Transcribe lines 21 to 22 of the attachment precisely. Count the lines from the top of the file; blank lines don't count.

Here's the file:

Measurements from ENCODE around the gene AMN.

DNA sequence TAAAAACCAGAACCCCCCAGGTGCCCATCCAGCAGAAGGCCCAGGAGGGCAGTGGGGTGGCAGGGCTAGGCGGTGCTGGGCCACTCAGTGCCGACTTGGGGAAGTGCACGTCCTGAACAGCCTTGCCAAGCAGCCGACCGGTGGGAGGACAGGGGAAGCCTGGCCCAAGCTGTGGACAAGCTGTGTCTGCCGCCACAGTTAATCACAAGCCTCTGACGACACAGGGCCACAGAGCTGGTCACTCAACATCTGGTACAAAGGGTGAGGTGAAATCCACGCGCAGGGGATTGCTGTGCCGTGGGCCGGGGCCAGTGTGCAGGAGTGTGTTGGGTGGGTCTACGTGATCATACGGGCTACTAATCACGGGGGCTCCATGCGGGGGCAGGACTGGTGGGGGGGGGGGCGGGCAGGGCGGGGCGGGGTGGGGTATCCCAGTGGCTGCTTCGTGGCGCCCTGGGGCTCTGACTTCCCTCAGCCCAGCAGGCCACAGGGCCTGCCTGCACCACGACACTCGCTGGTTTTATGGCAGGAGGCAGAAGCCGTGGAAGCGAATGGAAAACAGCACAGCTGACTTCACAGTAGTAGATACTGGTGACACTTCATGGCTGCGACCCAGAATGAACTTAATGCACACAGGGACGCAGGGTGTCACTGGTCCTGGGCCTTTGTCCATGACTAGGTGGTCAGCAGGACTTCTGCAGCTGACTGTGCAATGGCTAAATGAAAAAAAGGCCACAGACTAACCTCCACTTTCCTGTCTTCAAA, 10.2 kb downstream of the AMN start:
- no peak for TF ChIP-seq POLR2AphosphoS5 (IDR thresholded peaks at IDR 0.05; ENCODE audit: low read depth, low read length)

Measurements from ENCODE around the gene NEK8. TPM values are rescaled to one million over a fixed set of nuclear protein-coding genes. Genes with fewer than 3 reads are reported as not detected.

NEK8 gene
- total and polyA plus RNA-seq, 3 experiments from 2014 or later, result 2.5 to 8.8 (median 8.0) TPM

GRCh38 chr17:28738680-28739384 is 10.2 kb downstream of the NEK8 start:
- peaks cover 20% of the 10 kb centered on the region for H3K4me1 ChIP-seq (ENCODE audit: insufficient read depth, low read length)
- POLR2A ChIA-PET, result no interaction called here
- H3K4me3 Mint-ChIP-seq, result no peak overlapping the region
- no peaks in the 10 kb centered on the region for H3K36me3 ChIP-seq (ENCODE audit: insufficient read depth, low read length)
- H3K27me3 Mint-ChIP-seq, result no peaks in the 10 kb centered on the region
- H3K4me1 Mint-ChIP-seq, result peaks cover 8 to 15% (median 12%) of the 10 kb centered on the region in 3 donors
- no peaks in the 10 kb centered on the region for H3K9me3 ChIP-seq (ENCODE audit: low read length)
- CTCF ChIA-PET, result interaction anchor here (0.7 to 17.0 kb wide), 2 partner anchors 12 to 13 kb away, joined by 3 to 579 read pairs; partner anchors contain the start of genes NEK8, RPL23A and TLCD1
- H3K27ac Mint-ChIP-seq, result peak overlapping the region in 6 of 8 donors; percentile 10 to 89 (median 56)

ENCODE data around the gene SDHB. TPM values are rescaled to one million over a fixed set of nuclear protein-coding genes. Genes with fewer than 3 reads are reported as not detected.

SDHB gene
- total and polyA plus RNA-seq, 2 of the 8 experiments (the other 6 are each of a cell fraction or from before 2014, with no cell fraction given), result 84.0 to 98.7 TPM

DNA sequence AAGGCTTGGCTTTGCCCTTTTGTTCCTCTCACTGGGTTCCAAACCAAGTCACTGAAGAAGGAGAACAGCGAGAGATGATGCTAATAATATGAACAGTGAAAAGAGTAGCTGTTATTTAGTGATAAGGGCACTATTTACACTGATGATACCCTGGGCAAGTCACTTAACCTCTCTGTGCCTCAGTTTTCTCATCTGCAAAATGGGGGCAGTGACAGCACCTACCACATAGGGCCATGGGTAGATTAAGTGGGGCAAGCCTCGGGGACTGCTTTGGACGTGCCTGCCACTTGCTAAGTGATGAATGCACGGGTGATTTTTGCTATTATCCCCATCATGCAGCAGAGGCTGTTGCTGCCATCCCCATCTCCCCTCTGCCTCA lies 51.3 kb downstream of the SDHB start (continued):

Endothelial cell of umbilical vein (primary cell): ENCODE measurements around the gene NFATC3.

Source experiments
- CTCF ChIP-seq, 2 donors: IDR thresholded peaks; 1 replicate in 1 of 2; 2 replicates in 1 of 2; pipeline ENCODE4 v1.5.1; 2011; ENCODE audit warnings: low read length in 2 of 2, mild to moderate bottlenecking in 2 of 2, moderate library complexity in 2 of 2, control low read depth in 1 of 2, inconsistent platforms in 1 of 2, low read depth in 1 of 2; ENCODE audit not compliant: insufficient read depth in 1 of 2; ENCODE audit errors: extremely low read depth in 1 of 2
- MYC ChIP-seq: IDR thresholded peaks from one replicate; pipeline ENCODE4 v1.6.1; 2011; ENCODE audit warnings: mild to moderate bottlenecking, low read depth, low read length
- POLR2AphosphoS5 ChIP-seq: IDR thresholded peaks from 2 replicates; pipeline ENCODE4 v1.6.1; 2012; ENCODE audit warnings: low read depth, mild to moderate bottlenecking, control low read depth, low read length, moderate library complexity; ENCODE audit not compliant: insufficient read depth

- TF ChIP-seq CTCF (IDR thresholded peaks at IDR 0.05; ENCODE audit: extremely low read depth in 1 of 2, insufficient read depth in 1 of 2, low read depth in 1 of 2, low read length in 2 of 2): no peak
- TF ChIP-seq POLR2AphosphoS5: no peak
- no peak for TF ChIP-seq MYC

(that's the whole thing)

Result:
Endothelial cell of umbilical vein (primary cell): ENCODE measurements around the gene NFATC3.

Source experiments